Reducing the Carbon Footprint of your Business


‘Carbon Footprint’ refers to the levels of carbon dioxide and other ‘greenhouse gasses’ that are released into the atmosphere as a direct result of business activities. This can be from obvious sources, such as vehicles, or from more discrete sources such as boilers and heaters.

Reducing your carbon footprint can be completed internally and along your entire supply chain. With more and more sustainably minded companies popping up every day, there is usually a supplier who has considered their impact too.


Why Should I Reduce the Carbon Footprint of my Business?

From a business point of view, the environmental impact of a company is a growing concern for many customers, so keeping your carbon footprint low is important for your bottom line as well as protecting the natural world.

From an environmental point of view, producing carbon dioxide reduces levels of greenhouse gasses in our atmosphere. Greenhouse gasses are important for trapping heat in the atmosphere, so a reduction in these gasses is closely linked to changes in the Earths’ climate – so reducing your footprint helps the atmosphere to operate normally.

Cutting your emissions will also usually mean a cost saving, meaning your profit margins will be higher.


What is Carbon Offsetting?

Carbon offsetting refers to the process of balancing your carbon output with an equivalent decrease in carbon through a carbon neutral or carbon negative activity – for example, a tree will use carbon dioxide and produce oxygen, offsetting the carbon produced by another activity.

Whilst it is debatable that carbon offsetting is as good as having no carbon emissions, it is a step in the right direction. For many companies, completely removing all carbon footprint related activities is not possible, so carbon offsetting can support an ethos of reduction effectively – and your customers will appreciate the efforts.



Top 10 Ways to Reduce your Footprint

1. Light It Up

Use LED or energy saving bulbs as they use far less energy (and cost less to run) than old style incandescent bulbs. Even better, install ‘occupancy sensors’ which are motion sensing.

2. Green Giants

A living wall is a great PR opportunity and looks fantastic, but simply planting a tree or some flowers is a good start toward carbon offsetting. You can also sponsor or organise a corporate tree planting day to involve your employees too.

3. Solar Flair

Adding solar panels to a building reduces the energy needed from the National Grid, and in some cases you can make money by producing more energy than you use – this then goes back to the grid and boosts your bottom line.

If the cost of solar panels to cover the whole business is too high, consider isolating certain activities and using smaller solar panels to complete specific tasks.

4. Travel Update

Switch over to electric cars or low emission vehicles. If the cost of this upgrade is too high, there are some other simple ways to reduce road damage. Driving slower, pumping up tyres regularly, getting an annual service and organising car sharing can all help reduce your emissions. The worst culprit is air travel, so where possible go by rail, road or sea instead.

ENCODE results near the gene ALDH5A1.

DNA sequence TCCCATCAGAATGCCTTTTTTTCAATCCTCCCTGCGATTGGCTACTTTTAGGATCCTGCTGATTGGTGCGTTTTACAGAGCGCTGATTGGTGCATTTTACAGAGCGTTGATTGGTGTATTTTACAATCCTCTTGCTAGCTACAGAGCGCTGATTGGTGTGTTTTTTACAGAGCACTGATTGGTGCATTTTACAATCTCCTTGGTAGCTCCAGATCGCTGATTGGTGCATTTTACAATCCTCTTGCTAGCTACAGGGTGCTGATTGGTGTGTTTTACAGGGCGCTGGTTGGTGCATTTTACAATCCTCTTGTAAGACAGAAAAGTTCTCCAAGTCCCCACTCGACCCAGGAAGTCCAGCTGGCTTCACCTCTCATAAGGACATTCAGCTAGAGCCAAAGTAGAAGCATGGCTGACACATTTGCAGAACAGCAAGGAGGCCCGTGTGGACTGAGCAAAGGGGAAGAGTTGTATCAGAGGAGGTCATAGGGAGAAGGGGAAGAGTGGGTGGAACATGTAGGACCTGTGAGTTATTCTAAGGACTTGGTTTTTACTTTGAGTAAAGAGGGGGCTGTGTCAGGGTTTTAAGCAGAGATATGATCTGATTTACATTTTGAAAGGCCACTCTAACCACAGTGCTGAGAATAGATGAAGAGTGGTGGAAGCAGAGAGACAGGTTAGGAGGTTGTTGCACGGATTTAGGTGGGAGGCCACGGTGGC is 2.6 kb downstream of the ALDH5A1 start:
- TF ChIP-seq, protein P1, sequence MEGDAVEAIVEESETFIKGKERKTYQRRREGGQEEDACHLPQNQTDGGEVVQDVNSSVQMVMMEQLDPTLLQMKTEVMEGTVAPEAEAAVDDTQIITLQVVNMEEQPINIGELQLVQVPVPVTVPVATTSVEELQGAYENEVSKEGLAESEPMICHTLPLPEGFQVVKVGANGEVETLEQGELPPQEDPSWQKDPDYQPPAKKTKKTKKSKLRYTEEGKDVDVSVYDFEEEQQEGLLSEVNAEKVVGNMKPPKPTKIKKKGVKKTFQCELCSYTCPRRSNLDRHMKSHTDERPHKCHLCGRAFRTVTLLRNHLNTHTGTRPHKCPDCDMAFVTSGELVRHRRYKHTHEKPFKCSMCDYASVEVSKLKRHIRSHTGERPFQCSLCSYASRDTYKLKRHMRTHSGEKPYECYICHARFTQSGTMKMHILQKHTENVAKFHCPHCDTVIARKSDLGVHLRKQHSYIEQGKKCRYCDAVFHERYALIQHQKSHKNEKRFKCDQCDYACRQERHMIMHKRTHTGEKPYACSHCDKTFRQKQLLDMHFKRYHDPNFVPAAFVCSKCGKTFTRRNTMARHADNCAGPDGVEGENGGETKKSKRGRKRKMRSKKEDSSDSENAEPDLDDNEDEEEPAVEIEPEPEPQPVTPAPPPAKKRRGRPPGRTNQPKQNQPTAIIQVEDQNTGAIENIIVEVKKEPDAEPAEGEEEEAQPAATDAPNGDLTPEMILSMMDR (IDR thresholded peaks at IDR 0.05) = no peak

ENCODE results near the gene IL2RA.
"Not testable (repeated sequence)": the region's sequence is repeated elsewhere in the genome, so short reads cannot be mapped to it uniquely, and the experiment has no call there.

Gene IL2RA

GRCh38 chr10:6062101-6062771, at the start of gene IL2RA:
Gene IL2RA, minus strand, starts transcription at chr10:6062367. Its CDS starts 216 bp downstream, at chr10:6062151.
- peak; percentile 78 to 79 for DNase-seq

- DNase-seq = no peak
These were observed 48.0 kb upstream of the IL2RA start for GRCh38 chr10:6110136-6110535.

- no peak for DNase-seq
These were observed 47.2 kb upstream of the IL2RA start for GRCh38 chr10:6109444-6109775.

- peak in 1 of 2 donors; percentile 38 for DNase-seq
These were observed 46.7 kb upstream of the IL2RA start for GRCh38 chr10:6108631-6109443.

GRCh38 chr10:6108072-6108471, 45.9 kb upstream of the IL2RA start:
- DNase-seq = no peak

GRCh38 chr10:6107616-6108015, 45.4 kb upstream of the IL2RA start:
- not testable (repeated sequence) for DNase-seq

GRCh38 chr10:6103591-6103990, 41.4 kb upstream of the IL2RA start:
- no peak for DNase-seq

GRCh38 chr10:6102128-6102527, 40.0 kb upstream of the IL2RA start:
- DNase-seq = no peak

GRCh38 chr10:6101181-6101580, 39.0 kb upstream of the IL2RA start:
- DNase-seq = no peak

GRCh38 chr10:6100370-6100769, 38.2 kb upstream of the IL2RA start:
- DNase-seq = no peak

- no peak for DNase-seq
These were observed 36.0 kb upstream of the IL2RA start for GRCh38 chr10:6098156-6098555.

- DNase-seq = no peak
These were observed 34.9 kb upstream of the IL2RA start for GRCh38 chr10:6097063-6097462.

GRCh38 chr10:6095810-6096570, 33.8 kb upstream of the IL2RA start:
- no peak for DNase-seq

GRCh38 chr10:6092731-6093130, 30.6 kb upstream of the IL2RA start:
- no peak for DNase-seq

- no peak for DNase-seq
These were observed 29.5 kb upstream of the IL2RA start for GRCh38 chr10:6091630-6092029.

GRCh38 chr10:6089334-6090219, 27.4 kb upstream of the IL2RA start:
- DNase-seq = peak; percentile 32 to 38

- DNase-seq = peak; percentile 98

You could also try to introduce a walking, cycling and public transport culture, perhaps with a competition or reward scheme. The government has a ‘Cycle to Work’ scheme which you could adopt. Alternatively, where possible, allow people to work from home, or do conference calls and Skype instead of getting staff to travel to meetings.

5. Turn it Off

Encourage staff to turn off computers, lights and other electronics when they leave for the day. Remember that electrical equipment still uses small amounts of power when in standby mode so try to turn off at the socket if possible – especially things like chargers, kettles and microwaves. Make sure that all computers have screen savers and energy saving mode active.

6. Reduce, Reuse, Recycle

Reduce your purchases to what you need to prevent waste – especially with printing. Try to make things digital, or if you have to print then make it double sided.

Make an effort to reuse where possible. If you can’t reduce or reuse, try to recycle any rubbish and create a culture at work of recycling and reducing waste. This works for purchasing too – why not buy second hand furniture? Gumtree and Freecycle are great places to spot a bargain and help with recycling too.

7. Supply Chain Secrets

Review your supply chain. Can you reduce how much you buy? Could you pick more environmentally considerate companies to do business with? Could you switch to a company that ship by rail or sea rather than by air? All of these will help reduce emissions along your supply chain.

8. Heating and Cooling

Put the temperature down a bit, or opening a window rather than using air conditioning, makes an impact over time.

9. Flushed Away

Having an economy flush option on a toilet saves water – and therefore the environmental cost of cleaning water.

10. Upgrade your Access

Whilst using the stairs is completely carbon neutral, businesses need access solutions. Gartec lifts typically cost less to run than a kettle, are made from 95% recyclable materials, and are more energy efficient than a conventional lift – if you need a lift for access or disabled users, a Gartec passenger platform lift is an environmentally friendly option.